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Dialogue 30 - Bombay - 19th February 1971 - ‘The mind and the heart’
Questioner P: We have talked several times, and so far the discussions have been related to the mind and its problems. What we have not discussed is the movement of the heart.
Krishnamurti: I am glad you have raised that.
P: Is the movement of the heart a different movement from the movement of the mind? Are they one movement or two movements? And if they are two movements, what are the elements which make these two movements different? I use the words mind and heart, because these are the two focal points around which certain sensory responses appear to focus. Are the two movements in fact one movement?
Krishnamurti: Let us begin. What do you mean by movement?
P: Any kind of emotional response which we call love, affection, goodwill, compassion, seems to ripple, to move from a focal point which we identify as the region of the heart. These ripples affect the heart, make it physically beat faster.
Krishnamurti: Which is the physical, the physiological movement of the brain cells?
D: Or is it the nerves which have an impact on the heart?
Krishnamurti: It is a response of the nerves, the heart, the brain, the whole organism, the psychosomatic organism. Now, is the movement of the mind separate from the movement which is generally called the heart? We are not speaking of the physical heart, but of the emotions, the sentiments, the angers, the jealousy, the feeling of guilt – all the emotions that make the heart throb and beat faster. Are the movements of the mind and heart separate? Let us discuss it.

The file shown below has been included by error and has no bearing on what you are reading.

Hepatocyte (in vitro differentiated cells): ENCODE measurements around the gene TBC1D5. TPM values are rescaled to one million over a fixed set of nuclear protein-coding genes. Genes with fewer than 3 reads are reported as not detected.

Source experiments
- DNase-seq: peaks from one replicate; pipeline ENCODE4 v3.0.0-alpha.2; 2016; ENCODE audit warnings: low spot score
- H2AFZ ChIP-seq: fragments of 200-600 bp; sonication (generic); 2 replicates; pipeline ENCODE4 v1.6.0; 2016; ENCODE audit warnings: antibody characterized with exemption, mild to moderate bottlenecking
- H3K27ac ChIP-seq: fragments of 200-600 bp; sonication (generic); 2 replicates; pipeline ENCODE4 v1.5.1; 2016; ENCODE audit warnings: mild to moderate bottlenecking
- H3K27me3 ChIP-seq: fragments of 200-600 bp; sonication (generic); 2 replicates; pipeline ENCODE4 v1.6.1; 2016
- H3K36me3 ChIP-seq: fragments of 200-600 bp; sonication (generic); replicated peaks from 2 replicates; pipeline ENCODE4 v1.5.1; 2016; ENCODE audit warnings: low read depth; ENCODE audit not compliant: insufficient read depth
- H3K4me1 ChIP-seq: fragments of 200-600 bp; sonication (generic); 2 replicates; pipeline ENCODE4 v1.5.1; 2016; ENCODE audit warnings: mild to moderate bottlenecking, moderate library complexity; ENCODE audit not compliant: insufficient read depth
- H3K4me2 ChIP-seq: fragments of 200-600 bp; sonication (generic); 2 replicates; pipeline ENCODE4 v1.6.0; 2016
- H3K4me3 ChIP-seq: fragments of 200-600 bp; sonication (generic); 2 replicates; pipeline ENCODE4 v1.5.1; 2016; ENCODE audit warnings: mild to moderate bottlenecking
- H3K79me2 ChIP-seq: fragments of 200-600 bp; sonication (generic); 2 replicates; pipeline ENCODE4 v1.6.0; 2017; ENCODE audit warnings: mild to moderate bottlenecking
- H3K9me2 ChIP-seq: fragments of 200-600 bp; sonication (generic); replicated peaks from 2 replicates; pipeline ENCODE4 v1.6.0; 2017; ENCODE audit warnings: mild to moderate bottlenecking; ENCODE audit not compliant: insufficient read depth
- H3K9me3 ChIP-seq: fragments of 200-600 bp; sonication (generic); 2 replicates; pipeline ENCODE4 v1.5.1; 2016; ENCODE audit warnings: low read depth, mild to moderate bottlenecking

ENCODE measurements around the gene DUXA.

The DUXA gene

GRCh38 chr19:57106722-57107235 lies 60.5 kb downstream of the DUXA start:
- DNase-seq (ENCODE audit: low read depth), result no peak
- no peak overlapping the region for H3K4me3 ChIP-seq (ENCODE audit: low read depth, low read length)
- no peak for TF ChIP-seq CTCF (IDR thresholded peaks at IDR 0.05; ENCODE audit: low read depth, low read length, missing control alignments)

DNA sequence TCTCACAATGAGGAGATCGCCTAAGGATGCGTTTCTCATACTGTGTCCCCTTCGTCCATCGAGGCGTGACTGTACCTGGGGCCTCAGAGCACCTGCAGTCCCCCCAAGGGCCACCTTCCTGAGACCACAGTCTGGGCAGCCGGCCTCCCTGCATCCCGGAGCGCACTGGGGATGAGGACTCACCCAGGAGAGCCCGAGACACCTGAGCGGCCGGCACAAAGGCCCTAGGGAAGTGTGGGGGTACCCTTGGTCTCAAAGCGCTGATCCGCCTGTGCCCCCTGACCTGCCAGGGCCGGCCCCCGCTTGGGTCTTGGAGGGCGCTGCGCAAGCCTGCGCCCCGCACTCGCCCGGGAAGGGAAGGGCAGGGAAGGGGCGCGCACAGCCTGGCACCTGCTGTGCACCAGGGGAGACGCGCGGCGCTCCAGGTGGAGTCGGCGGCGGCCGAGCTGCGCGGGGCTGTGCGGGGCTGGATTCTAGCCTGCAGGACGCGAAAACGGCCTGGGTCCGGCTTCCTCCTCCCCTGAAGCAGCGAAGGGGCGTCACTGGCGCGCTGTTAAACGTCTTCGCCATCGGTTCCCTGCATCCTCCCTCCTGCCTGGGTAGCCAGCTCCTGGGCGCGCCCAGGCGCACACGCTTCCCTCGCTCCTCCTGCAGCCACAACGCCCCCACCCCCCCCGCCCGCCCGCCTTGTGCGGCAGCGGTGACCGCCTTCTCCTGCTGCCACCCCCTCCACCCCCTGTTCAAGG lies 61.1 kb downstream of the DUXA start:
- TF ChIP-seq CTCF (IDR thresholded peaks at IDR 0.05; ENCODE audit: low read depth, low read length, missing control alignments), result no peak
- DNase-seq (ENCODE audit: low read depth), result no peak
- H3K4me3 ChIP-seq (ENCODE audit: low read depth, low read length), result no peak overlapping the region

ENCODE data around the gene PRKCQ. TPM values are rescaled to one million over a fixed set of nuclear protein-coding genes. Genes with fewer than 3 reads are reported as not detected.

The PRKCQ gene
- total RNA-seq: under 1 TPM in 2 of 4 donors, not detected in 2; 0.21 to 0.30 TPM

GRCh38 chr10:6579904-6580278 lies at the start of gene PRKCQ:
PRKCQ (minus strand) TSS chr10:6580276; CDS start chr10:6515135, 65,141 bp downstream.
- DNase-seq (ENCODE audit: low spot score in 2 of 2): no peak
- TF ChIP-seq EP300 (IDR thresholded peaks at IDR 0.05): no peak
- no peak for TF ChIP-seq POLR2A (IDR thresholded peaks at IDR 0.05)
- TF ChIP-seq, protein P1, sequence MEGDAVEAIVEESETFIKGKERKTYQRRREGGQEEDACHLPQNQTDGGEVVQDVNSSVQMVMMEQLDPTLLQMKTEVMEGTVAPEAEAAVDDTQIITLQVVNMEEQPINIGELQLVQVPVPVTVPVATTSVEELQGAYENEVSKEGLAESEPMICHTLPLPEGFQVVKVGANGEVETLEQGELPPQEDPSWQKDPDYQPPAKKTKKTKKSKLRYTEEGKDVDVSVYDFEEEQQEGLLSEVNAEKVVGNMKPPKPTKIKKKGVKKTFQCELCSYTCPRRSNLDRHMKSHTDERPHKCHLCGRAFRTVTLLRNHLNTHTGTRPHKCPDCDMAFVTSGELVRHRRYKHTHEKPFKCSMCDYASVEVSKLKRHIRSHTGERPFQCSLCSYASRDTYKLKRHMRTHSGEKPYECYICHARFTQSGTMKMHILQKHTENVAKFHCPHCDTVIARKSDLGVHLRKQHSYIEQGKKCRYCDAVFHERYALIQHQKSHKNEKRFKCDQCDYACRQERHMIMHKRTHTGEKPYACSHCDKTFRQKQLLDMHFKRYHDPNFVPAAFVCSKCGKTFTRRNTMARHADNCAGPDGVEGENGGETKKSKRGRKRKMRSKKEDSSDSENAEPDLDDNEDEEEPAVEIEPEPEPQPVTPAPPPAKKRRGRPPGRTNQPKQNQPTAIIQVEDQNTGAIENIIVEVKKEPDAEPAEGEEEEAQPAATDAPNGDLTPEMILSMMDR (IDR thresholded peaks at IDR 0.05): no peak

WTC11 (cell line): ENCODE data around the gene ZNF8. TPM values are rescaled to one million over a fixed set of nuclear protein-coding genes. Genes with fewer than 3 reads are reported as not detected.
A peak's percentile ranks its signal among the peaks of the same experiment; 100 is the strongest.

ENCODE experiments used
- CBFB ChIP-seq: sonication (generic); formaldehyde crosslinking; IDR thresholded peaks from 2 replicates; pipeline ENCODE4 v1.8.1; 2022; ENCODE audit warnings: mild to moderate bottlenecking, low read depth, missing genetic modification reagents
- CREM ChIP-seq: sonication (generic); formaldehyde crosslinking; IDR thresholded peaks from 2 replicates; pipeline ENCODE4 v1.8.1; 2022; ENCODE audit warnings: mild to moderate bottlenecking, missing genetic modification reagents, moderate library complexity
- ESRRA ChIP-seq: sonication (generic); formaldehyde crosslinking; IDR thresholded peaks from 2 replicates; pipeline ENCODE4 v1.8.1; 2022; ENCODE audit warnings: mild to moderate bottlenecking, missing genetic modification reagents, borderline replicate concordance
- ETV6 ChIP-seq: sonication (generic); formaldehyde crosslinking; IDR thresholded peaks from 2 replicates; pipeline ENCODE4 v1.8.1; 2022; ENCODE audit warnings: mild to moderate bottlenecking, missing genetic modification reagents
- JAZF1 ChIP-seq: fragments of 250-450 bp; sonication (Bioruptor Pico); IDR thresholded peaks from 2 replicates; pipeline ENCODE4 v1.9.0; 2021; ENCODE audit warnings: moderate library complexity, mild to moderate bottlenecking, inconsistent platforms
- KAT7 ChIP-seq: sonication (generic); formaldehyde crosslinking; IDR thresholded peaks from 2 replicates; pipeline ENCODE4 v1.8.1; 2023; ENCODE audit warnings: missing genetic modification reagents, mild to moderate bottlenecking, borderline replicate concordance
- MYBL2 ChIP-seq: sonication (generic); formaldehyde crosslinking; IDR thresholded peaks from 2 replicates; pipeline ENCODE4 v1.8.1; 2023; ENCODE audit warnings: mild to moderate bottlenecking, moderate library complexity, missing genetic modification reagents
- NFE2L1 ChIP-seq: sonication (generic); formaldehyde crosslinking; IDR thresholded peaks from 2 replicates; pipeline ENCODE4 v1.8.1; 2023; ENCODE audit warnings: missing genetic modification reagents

P: What we have been saying all along is that if one can strip oneself till nothing remains but the movement of survival, the only factor which distinguishes man is this strange movement of the heart.
Krishnamurti: I think this division is artificial. First of all, we should not start that way.
P: While we have been discussing with you, there has been a silencing of the brain cells, there has been tremendous clarity, yet there has been no response from the heart; there have been no ripples.
Krishnamurti: So you are separating the two. There is the movement of the mind and the movement of the heart: let us question whether they are separate? And if they are not separate, then when the mind is empty of consciousness in the sense in which we have used that word, what is the quality of the mind that is compassion – that is love, empathy? Let us begin by asking whether the movement of the heart is separate. Is any movement separate?
P: What identity has anger with the movement of affection?
Krishnamurti: I am asking, is any movement separate?
P: Separate from what?
Krishnamurti: Is all movement unitary, like all energy is unitary, though we may divide it up, fragment it?
All movement is one; a unitary movement. One has broken movement up as the movement of the heart, the movement of different categories; but we are asking, “Is the movement of the heart separate from the movement of the mind?” Is there such a movement of the heart separate from the mind, mind being the brain? I do not know if I can verbalize this – the mind, the heart, the brain, are they one unit? And from that unit, movement flows; a movement which is unitary. But we divide emotions, sentiments, devotion, tenderness, compassion, enthusiasm from their opposites.
P: As also evil, cruelty, vanity. There is a pure intellectual movement which is neither one nor the other; the pure technological movement.
Krishnamurti: Is the technological movement different from the movement of the mind?